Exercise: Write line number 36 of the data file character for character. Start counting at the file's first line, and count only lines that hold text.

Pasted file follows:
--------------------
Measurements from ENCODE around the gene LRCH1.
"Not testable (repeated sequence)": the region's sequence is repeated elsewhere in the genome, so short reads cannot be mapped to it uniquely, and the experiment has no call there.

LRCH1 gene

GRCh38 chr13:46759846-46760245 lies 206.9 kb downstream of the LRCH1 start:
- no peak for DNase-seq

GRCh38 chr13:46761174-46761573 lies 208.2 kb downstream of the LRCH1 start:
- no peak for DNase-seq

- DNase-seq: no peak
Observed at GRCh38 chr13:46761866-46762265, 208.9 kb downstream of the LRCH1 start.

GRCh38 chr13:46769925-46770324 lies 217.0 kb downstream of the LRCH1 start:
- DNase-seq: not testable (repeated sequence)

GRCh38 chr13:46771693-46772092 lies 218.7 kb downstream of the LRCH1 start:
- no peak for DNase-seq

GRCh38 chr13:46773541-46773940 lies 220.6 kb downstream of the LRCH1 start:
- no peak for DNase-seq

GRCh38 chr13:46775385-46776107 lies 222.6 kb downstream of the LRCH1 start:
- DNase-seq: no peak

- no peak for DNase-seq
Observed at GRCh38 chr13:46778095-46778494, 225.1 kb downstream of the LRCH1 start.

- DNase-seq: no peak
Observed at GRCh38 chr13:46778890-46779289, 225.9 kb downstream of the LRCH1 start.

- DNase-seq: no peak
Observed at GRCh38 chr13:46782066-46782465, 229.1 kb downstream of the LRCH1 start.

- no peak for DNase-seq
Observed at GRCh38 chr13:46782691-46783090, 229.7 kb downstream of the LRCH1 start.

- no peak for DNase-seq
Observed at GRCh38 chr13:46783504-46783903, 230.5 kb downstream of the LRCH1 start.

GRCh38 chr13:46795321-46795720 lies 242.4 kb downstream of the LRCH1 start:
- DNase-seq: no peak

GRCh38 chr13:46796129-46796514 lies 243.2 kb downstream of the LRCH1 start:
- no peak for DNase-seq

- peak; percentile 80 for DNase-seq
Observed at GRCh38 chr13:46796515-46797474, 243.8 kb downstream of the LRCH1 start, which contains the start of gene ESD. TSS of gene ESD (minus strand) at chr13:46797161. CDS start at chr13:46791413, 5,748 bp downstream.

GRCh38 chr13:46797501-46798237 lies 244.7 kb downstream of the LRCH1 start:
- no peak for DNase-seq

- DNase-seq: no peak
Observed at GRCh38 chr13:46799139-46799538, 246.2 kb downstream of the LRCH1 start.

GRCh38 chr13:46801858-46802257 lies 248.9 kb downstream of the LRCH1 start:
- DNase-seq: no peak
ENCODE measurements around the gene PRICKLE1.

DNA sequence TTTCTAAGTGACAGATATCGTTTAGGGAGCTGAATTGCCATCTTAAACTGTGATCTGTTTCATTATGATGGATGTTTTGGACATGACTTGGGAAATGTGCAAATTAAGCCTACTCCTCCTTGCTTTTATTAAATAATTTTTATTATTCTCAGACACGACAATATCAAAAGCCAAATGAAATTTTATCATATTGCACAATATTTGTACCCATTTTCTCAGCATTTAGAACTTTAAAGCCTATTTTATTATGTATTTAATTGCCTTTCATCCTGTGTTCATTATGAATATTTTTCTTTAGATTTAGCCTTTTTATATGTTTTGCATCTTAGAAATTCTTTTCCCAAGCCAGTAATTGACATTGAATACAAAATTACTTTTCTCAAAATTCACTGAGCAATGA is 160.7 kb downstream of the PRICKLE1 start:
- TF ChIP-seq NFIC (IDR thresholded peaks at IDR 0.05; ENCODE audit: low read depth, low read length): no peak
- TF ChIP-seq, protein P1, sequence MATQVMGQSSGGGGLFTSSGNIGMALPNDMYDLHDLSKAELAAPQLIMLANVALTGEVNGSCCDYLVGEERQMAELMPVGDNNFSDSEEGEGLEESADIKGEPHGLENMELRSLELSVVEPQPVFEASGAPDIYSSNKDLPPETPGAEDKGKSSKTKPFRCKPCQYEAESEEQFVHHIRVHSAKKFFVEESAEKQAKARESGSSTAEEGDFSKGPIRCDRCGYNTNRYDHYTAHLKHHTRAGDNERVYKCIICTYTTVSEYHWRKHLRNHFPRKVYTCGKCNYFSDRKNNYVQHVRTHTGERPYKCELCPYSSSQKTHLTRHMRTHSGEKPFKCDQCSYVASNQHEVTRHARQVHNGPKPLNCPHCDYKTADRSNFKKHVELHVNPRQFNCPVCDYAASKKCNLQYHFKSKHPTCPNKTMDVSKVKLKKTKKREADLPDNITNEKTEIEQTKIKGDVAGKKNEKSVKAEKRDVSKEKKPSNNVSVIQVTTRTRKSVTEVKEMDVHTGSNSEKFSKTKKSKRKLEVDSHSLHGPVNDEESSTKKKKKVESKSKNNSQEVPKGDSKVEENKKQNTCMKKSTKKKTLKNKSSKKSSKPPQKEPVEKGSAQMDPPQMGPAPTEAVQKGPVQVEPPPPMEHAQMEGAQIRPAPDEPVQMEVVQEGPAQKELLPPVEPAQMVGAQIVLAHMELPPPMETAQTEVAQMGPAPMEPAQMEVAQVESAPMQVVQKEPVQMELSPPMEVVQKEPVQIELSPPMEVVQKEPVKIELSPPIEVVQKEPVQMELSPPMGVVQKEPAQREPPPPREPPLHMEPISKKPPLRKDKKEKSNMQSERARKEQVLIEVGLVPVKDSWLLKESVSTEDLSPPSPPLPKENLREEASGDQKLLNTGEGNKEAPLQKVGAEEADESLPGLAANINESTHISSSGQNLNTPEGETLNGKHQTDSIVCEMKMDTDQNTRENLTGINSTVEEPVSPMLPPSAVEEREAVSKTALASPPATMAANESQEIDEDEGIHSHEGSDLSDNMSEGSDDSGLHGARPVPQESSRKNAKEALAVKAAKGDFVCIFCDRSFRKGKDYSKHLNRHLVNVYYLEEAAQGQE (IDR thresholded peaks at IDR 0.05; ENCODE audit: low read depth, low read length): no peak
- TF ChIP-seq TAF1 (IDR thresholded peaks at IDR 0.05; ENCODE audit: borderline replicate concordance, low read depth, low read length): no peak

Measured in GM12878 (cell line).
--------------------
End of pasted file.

- DNase-seq: no peak